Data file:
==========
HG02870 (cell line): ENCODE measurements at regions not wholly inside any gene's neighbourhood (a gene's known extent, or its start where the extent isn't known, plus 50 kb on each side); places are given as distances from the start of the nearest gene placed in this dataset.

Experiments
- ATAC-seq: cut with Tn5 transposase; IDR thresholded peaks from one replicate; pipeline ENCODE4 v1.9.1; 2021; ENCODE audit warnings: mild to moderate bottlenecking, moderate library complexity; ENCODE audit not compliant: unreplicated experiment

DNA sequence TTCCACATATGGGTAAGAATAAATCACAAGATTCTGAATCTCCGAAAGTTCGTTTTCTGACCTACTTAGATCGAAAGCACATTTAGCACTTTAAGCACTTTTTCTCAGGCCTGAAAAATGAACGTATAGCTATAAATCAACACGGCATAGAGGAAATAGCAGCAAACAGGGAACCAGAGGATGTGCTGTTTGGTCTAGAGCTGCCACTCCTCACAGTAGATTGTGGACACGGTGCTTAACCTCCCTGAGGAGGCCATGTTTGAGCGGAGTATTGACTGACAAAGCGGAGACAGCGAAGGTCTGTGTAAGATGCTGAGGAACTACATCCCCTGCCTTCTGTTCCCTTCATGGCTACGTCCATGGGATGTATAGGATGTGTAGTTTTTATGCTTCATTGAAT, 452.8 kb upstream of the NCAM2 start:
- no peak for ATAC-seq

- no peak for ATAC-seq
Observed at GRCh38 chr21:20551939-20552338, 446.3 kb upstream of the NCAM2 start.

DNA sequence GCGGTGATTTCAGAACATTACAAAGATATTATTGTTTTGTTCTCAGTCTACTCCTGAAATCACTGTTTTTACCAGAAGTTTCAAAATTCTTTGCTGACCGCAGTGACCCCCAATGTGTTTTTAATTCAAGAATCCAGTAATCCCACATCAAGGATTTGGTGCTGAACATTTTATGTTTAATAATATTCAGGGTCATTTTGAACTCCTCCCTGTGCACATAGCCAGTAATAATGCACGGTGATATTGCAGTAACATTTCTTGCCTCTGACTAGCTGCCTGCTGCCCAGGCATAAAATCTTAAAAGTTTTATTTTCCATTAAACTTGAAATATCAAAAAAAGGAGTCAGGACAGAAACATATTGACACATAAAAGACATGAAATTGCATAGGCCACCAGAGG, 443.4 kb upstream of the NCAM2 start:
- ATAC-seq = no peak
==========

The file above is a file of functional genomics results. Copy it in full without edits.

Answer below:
HG02870 (cell line): ENCODE measurements at regions not wholly inside any gene's neighbourhood (a gene's known extent, or its start where the extent isn't known, plus 50 kb on each side); places are given as distances from the start of the nearest gene placed in this dataset.

Experiments
- ATAC-seq: cut with Tn5 transposase; IDR thresholded peaks from one replicate; pipeline ENCODE4 v1.9.1; 2021; ENCODE audit warnings: mild to moderate bottlenecking, moderate library complexity; ENCODE audit not compliant: unreplicated experiment

DNA sequence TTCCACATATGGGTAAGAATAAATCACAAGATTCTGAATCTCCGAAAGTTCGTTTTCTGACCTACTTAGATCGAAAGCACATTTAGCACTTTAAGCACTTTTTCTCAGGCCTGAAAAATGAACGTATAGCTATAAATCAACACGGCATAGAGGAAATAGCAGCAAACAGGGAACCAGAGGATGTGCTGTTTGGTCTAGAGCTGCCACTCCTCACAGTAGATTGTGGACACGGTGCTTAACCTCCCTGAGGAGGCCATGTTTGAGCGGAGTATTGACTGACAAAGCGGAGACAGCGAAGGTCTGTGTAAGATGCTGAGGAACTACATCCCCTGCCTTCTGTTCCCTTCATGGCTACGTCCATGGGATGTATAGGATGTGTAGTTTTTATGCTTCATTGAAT, 452.8 kb upstream of the NCAM2 start:
- no peak for ATAC-seq

- no peak for ATAC-seq
Observed at GRCh38 chr21:20551939-20552338, 446.3 kb upstream of the NCAM2 start.

DNA sequence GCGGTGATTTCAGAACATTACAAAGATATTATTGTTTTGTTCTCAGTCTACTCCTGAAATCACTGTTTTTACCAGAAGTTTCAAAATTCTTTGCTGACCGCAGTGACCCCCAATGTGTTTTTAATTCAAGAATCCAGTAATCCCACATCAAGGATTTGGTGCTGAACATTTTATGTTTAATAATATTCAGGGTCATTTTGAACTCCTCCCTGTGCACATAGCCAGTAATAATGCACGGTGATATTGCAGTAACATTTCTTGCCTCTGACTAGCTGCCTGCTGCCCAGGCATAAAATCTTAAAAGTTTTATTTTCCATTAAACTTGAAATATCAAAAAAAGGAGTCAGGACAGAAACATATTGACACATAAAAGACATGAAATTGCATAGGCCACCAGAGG, 443.4 kb upstream of the NCAM2 start:
- ATAC-seq = no peak